Again, the idea is that the Wi-Fi signal should not have to hop wirelessly through one extra hub before it gets to your device — you’ll get significantly worse latency after each additional hop.
The general rules of connecting mesh Wi-Fi hardware
A satellite hub must be behind the main router unit of a mesh system in terms of the network connection. Specifically, it needs to connect to the router directly or indirectly — via a switch or another satellite.
This arrangement is generally automatically the case in a wireless backhaul setup. But in a wired backhaul setup, you won’t have a mesh if you connect the satellite hub to a device in front of the router, like an existing switch or an Internet gateway.
That said, here’s a simple diagram to connect a mesh system’s hardware via network cables:
Service line -> Modem or Gateway (*) -> the primary hub (router) unit of the mesh -> switch(es) / satellite unit(s) -> (switches) -> more satellites.
Wired backhaul: The only way to get the best-performing mesh
If by now you still wonder if you should use network cables to link the mesh hubs via wired Ethernet, the answer is a resounding yes.
Again, using wired backhauling via network cables is the best way to implement a mesh system. In this case, you’ll take full advantage of the mesh hardware’s network ports to deliver the best possible Wi-Fi speeds throughout.
Using wired backhauling, you don’t need to worry much about hardware arrangement. No matter the distance or placement, you’ll get the same performance from each hub. So, place the hubs in a way so that they can collectively blanket the entire desired area.
If you have Gigabit-class Internet and want to enjoy it via Wi-Fi, Multi-Gig wired backhauling is a must. Any alternative, such as Powerline (or even MoCA) won’t cut it.
In a wired backhaul setup, you can also use switches between hubs or daisy-chain the mesh hubs together — all the more flexible in hardware placement.
But running network cables can be hard or even impossible in some situations. So wireless mesh setups are popular. In this case, how you arrange the hubs is crucial.
Wireless backhaul: Super convenient but can be temperamental
Over the air, the wireless connections between the hubs can vary greatly depending on the range of the broadcasting hubs.
Extra: Wi-Fi range
This portion of extra content is part of the explainer post on Wi-Fi standards.
Wi-Fi range, in theory
The way radio waves work, a broadcaster emits signals outward as a sphere around itself — the range is the radius of this sphere.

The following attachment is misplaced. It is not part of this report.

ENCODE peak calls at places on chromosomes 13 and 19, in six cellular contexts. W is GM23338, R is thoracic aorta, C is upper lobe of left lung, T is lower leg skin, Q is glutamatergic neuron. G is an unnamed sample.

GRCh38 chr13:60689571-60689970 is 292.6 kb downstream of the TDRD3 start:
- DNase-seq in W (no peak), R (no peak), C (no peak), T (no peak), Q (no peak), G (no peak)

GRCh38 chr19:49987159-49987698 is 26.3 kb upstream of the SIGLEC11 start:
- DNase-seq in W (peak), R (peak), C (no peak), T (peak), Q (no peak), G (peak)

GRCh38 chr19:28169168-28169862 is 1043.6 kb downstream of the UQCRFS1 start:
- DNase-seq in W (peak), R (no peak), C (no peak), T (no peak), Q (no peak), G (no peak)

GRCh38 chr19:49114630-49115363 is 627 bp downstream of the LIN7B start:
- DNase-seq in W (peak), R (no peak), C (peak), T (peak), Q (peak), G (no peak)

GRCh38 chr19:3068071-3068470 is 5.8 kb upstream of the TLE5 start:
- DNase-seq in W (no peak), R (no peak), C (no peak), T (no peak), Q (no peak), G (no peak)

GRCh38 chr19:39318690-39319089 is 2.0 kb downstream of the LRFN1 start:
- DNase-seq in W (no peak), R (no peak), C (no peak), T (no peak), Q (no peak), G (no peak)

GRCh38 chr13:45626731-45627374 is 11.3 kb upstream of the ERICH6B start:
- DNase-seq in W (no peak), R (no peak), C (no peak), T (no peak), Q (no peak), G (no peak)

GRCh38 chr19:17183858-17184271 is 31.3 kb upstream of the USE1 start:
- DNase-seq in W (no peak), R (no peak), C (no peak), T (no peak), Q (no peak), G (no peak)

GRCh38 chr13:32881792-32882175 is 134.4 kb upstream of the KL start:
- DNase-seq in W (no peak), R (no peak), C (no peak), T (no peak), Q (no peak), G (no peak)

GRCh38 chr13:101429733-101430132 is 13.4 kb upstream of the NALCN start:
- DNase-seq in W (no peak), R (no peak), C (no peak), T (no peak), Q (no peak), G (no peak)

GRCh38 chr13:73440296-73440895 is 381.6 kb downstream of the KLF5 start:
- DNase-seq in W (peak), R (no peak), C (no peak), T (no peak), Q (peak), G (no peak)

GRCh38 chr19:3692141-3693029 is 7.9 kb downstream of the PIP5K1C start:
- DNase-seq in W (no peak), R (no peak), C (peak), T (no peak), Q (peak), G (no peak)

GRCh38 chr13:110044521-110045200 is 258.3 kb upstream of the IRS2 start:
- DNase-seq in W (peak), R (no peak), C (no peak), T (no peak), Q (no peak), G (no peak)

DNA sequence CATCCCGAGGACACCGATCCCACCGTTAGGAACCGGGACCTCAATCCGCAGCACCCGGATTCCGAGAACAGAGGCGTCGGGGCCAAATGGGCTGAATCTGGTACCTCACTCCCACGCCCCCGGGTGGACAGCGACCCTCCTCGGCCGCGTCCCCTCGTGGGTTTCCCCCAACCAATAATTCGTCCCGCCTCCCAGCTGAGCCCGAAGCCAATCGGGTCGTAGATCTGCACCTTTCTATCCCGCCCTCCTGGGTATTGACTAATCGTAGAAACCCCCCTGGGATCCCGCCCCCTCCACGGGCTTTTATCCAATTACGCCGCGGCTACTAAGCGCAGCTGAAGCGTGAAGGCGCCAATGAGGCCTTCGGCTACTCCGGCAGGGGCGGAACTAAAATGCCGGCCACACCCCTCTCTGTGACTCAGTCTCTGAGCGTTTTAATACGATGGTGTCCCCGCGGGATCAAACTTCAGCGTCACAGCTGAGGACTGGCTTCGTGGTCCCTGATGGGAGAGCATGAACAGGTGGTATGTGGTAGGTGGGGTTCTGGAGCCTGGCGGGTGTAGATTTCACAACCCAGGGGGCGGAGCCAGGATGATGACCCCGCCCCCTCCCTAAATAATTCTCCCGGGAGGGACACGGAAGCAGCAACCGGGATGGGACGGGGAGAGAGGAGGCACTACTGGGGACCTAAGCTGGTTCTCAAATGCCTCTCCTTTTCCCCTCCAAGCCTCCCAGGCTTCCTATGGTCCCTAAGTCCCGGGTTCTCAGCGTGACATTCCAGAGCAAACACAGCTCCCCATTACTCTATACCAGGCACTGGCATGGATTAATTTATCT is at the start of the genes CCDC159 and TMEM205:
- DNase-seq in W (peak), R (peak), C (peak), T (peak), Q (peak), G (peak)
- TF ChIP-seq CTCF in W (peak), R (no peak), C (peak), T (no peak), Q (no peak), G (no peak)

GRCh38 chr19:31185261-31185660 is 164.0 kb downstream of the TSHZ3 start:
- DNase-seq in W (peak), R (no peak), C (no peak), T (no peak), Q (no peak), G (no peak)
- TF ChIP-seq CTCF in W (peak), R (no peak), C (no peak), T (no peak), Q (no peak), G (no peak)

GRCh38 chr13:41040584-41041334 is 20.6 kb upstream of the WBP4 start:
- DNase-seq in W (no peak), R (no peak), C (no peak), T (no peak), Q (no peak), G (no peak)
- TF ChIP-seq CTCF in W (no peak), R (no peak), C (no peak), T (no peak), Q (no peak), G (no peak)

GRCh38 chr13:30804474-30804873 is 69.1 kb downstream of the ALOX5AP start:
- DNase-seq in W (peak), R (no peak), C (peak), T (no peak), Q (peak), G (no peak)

The lower the frequency, the longer the wave can travel. AM and FM radios use frequency measured in Megahertz — you can listen to the same station in a vast area, like an entire region or a city.
Wi-Fi uses 2.4GHz, 5GHz, and 6GHz frequencies — all are incredibly high. As a result, they have much shorter ranges compared to radios. That’s not to mention a home Wi-Fi broadcaster has limited power.
But these bands have the following in common: The higher frequencies (in Hz), the higher the bandwidth (speeds), and the shorter the ranges and the more bandwidth you lose as you move farther away from the broadcaster.
Generally, within the allowed limit, physically larger Wi-Fi broadcasters tend to have more processing and broadcasting power. Still, it’s impossible to accurately determine the actual range of each because it fluctuates a great deal and depends heavily on the environment.
That said, below are my range estimates of home Wi-Fi broadcasters, via personal experiences, in the best-case scenario, i.e., open outdoor space on a sunny day.
Note: Wi-Fi ranges don’t die abruptly. They degrade gradually as you get farther away from the broadcaster. The distances mentioned below are when a client still has a signal strong enough for a meaningful connection.
- 2.4GHz: This band has the best range, up to 200ft (61m). However, this is the most popular band, which is also used by non-Wi-Fi devices like cordless phones or TV remotes. Its real-world speeds suffer severely from interference and other things. As a result, this band now works mostly as a backup, where the range is more important than speed.
- 5GHz: This band has much faster speeds than the 2.4GHz band but shorter ranges that max out at around 175ft (50m).
- 6GHz: This is the latest band available, starting with Wi-Fi 6E. It has the same ceiling speed as the 5GHz band but with less interference and overheads. As a result, its actual real-world speed is faster. In return, due to the higher frequency, it has just about 70% of the range, which maxes out at about 130ft (40m).
Some might consider these numbers generous, and others will argue their router can do more, but you can use them as the base to calculate the coverage for your situation.
Wi-Fi range in real-life
Similarly-specced Wi-Fi broadcasters generally deliver the same coverage.
Specifically, if you measure the signal reach alone, they are all the same. What differentiates them is their sustained speeds and signal stability — how the quality of their Wi-Fi signals changes as you increase the distance. And that generally varies from one model to another.
In real-world usage, chances are your router’s Wi-Fi range is a lot shorter than you’d like. That’s because Wi-Fi signals are sensitive to interferences and obstacles.
The new 6GHz band generally doesn’t suffer from interference other than when you use multiple broadcasters nearby. On the other hand, the 2.4GHz and 5GHz have a long list of things that can harm their ranges.